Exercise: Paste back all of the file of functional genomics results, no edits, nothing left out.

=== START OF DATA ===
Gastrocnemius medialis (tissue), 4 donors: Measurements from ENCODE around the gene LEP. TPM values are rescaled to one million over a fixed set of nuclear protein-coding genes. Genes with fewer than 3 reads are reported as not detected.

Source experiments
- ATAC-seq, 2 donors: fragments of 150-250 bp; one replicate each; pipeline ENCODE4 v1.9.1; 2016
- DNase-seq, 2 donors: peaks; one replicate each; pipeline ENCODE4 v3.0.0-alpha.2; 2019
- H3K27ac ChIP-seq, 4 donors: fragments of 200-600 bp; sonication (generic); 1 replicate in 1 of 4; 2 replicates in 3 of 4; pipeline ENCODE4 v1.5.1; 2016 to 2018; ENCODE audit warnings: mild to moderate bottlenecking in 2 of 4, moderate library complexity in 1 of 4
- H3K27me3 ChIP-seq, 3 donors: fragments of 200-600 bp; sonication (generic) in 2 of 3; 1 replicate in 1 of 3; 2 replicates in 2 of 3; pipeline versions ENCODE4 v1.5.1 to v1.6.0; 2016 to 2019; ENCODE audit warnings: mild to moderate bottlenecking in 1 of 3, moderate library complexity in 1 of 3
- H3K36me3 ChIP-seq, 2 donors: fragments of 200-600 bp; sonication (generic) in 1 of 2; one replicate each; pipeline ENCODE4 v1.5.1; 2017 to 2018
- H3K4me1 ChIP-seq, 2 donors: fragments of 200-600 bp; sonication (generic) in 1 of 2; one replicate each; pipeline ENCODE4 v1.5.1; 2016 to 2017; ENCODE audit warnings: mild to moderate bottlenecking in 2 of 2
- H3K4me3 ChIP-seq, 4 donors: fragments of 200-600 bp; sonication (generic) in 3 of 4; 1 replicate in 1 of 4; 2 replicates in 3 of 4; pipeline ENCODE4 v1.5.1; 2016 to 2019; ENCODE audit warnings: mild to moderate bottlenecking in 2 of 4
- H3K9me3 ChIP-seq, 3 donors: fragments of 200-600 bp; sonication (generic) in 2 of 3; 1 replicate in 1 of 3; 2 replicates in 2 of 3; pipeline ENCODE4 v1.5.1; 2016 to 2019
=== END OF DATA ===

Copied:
Gastrocnemius medialis (tissue), 4 donors: Measurements from ENCODE around the gene LEP. TPM values are rescaled to one million over a fixed set of nuclear protein-coding genes. Genes with fewer than 3 reads are reported as not detected.

Source experiments
- ATAC-seq, 2 donors: fragments of 150-250 bp; one replicate each; pipeline ENCODE4 v1.9.1; 2016
- DNase-seq, 2 donors: peaks; one replicate each; pipeline ENCODE4 v3.0.0-alpha.2; 2019
- H3K27ac ChIP-seq, 4 donors: fragments of 200-600 bp; sonication (generic); 1 replicate in 1 of 4; 2 replicates in 3 of 4; pipeline ENCODE4 v1.5.1; 2016 to 2018; ENCODE audit warnings: mild to moderate bottlenecking in 2 of 4, moderate library complexity in 1 of 4
- H3K27me3 ChIP-seq, 3 donors: fragments of 200-600 bp; sonication (generic) in 2 of 3; 1 replicate in 1 of 3; 2 replicates in 2 of 3; pipeline versions ENCODE4 v1.5.1 to v1.6.0; 2016 to 2019; ENCODE audit warnings: mild to moderate bottlenecking in 1 of 3, moderate library complexity in 1 of 3
- H3K36me3 ChIP-seq, 2 donors: fragments of 200-600 bp; sonication (generic) in 1 of 2; one replicate each; pipeline ENCODE4 v1.5.1; 2017 to 2018
- H3K4me1 ChIP-seq, 2 donors: fragments of 200-600 bp; sonication (generic) in 1 of 2; one replicate each; pipeline ENCODE4 v1.5.1; 2016 to 2017; ENCODE audit warnings: mild to moderate bottlenecking in 2 of 2
- H3K4me3 ChIP-seq, 4 donors: fragments of 200-600 bp; sonication (generic) in 3 of 4; 1 replicate in 1 of 4; 2 replicates in 3 of 4; pipeline ENCODE4 v1.5.1; 2016 to 2019; ENCODE audit warnings: mild to moderate bottlenecking in 2 of 4
- H3K9me3 ChIP-seq, 3 donors: fragments of 200-600 bp; sonication (generic) in 2 of 3; 1 replicate in 1 of 3; 2 replicates in 2 of 3; pipeline ENCODE4 v1.5.1; 2016 to 2019